Help with wedding invite etiquette


#1

I am seeking some guidance on the best way to handle inviting people to a wedding. I'm really excited about getting married in the Catholic Church. However, there has been some tension on my side of the family with who's coming and who's not. There is a budget as I simply cannot afford to invite everyone. The parents are splitting what they can on their part but also have a budget as well. My fiancee and I are willing and able to pay for any extras beyond what the parents agreed to provide.

My question is if there's anything wrong with:

Not inviting 3rd cousins that I really don't know too well? We are really trying not to offend anyone because if I did have my choice, I would invite everyone. Everyone else in close relation Ie. aunts, uncles, first cousins, second cousins and immediate family are already included. Is this proper etiquette?

Also, I'm having some problems with Guests. Ie. I have a first cousin that had a child out of wedlock. They have been living together for about a year and the family pretty much approves them as as good as married. Although recently I just heard that he left her and is fighting over who gets to keep the baby or not. They might be back together now but I really don't know. It sounds very unstable to me but I kinda have a feeling that unless I invite him (since the family considers him family) I will take heat for this.

Also, the guest problem does go a little deeper. My mom thinks I should have everyone have a guest to the wedding even if I don't personally know them. She says its proper etiquette. I don't know my first cousins boyfriends or girlfriends. She says not to worry because no one will trash the wedding and it's only 4 hrs and then everyone goes home. But I have some members that don't have a date per say and I know for the sake of showing off will try to find one. It feels a little weird to me as if they would be just bring a guest along for a night out. Ie. 2 of my groomsmen already told me that they are thinking about inviting a girlfriend if they can find a girlfriend to come. There's so many mix matches with my family and friends having not so stable relationships. Am I wrong about any of this? Does everyone deserve a guest regardless of age or who that guest is they will bring? I can see married couples or established relationships that I clearly know of.

I personally don't want any clowning around when it comes to the Lord at the Church. I have great reverence for what God is allow to happen and the priest. Most of the members attending the nuptial mass are either fallen away Catholics or have religion at all. I do feel stressed. Almost as if I need to tell the whole bridal party to please try be respectful at the Church and my wedding. I can see how some act in public Ie. immoral jokes sexual jokes or comments. My sister claims that my one cousin 21yrs old might laugh while reading the prayer of the faithful :eek: It's unfortunate that my side used to be mainly Catholics and now its as if it doesn't matter much what you are. Any advise here will help.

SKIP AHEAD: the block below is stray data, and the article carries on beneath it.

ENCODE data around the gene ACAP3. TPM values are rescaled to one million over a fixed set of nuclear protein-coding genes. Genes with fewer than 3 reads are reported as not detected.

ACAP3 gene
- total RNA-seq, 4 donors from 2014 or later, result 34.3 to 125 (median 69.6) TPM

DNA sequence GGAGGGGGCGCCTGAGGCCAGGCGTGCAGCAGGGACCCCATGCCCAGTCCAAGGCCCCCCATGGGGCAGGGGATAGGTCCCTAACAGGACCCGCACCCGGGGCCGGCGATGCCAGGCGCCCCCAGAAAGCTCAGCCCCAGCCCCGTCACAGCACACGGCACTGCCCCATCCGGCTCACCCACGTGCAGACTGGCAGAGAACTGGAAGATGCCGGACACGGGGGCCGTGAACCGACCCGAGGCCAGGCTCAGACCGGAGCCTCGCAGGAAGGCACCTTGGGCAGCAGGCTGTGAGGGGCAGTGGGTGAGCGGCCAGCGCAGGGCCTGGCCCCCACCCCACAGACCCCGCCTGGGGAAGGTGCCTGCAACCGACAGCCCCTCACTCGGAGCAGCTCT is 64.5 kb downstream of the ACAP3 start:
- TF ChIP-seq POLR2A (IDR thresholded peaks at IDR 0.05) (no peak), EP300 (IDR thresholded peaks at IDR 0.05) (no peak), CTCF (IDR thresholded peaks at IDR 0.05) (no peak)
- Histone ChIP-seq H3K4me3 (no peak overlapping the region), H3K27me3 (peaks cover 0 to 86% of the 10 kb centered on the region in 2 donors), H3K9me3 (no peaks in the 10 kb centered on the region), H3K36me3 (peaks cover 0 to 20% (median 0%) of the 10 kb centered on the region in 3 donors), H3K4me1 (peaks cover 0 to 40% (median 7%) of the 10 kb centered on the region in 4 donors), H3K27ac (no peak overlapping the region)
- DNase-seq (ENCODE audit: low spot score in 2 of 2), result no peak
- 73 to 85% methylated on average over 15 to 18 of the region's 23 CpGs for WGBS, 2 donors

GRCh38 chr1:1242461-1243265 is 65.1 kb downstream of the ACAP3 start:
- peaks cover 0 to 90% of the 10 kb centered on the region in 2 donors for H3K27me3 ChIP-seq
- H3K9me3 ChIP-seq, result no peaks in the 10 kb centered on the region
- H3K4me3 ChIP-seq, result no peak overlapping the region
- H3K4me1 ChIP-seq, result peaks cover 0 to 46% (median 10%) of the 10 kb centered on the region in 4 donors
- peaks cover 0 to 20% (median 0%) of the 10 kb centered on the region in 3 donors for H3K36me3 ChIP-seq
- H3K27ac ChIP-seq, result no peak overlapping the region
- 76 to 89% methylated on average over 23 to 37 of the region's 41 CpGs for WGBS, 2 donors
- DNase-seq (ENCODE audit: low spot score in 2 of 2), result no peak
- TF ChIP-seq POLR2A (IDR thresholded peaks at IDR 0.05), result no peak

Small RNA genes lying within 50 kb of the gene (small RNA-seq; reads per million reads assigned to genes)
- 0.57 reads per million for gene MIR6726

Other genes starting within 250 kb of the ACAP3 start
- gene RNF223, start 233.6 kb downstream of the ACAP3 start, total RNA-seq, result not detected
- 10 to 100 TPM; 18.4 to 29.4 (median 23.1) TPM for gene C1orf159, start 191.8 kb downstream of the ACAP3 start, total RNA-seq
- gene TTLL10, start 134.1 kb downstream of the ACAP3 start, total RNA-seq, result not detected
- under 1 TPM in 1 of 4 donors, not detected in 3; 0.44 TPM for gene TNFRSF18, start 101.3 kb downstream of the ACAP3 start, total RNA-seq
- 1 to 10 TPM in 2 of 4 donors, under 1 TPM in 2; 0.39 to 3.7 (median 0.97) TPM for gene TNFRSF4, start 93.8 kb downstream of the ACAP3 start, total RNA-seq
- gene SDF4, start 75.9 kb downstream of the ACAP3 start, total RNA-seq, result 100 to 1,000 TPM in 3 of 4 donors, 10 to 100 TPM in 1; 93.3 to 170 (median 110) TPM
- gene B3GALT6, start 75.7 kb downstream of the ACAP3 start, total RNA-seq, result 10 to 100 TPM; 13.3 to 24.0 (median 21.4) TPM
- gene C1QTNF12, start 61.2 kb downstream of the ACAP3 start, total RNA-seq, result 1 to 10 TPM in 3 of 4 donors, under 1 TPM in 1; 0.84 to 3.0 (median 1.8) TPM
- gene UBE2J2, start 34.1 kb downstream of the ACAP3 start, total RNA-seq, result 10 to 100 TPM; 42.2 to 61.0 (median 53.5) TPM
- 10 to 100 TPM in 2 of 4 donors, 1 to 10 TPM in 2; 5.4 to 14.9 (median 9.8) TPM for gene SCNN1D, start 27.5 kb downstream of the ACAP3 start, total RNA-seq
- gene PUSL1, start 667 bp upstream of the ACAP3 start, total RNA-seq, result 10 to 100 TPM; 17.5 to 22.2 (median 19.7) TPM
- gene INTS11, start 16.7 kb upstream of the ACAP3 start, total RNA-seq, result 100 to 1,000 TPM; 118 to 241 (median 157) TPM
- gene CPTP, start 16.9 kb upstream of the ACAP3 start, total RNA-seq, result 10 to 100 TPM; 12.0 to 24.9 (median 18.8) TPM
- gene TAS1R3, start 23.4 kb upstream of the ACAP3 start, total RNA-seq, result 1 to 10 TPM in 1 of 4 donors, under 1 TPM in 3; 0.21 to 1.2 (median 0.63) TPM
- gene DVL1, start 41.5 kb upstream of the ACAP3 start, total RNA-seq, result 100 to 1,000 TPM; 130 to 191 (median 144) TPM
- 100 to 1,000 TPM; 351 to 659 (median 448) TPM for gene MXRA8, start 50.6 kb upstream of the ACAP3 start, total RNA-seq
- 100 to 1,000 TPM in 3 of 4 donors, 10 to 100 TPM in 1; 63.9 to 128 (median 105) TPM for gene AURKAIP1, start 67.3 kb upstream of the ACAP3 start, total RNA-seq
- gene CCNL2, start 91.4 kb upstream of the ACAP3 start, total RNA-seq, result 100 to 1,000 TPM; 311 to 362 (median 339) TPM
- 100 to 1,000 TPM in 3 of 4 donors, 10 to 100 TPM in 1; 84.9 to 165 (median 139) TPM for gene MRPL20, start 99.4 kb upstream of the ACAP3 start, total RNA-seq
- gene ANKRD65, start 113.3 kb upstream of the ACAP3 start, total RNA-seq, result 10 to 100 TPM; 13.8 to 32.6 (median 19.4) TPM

Other then this, I really, truthfully and honestly want to do things God's way in the Catholic Church and the marriage.


#2

Well, since you have others helping to pay for the wedding, some of the control is not in your hands when it comes to invites. We paid for our own (though my dad would have paid for everything) just to avoid everyone telling us what to do and who to invite. Yes, we couldn’t afford to invite everyone I would have had my dad paid but we invited those we see often and since most are married, the +guest wasn’t needed and those who are single did not receive a +guest. No cousins questioned why their children couldn’t come while other children were there (only nieces, nephews and children of the wedding party were invited). But they also knew we were paying for it ourselves and that frankly I didn’t want nor cared about their opinions of my wedding.

As far as the ceremony itself (the MOST IMPORTANT part), my fallen away Catholic family was fine. In fact I was shocked at how many attended knowing that the ceremony was going to be longer than normal because of all the traditions we threw into the ceremony (my husband is Mexican so there are godparents of the couple traditions as part of the ceremony). They were all reverent. In fact, two days later at my brother’s surprise birthday party everyone in my family came up to me saying how they had a great time, loved the ceremony, loved the food, and have never attended such a relaxed wedding and reception. I still receive compliments almost a year later. And when anyone in my family has dinner at the restaurant where the reception was held (it’s a bit of a drive for everyone) they tell me (I should get a discount for bringing in new customers :smiley: ). In total, we had about 130 people at the reception. Had I invited everyone in all my extended family plus any dates, the number would have been over 300.

Since your parents are helping to pay, you will probably have to put +guest on the invitation. If it was you and your soon-to-be-husband only paying for it, then I’d say forget inviting +guest.


#3

Invite them all, if the caterers and the rest are killing you for charges, set the number for them to expect at what you can afford and divide what they have among them, it’s not the set up, food, etc. that counts, it’s the people you hold close to you that matter, and simply add, if the guests want to bring something with them to help out the the festivities, they are more then welcome to. do NOT let money be the underlying theme of who you do, or do not invite to this most blessed occasion. !!! Remember when Jesus attended one on a budget, they ran out,yet He provided just fine, in fact better so then what they could possibly imagine. Set this marriage in a positive manner, not worldly, which is what you are fretting over, have faith sister, all I have to say, have faith, your needs will be addressed, just know, he tends to do stuff at the last second. :slight_smile: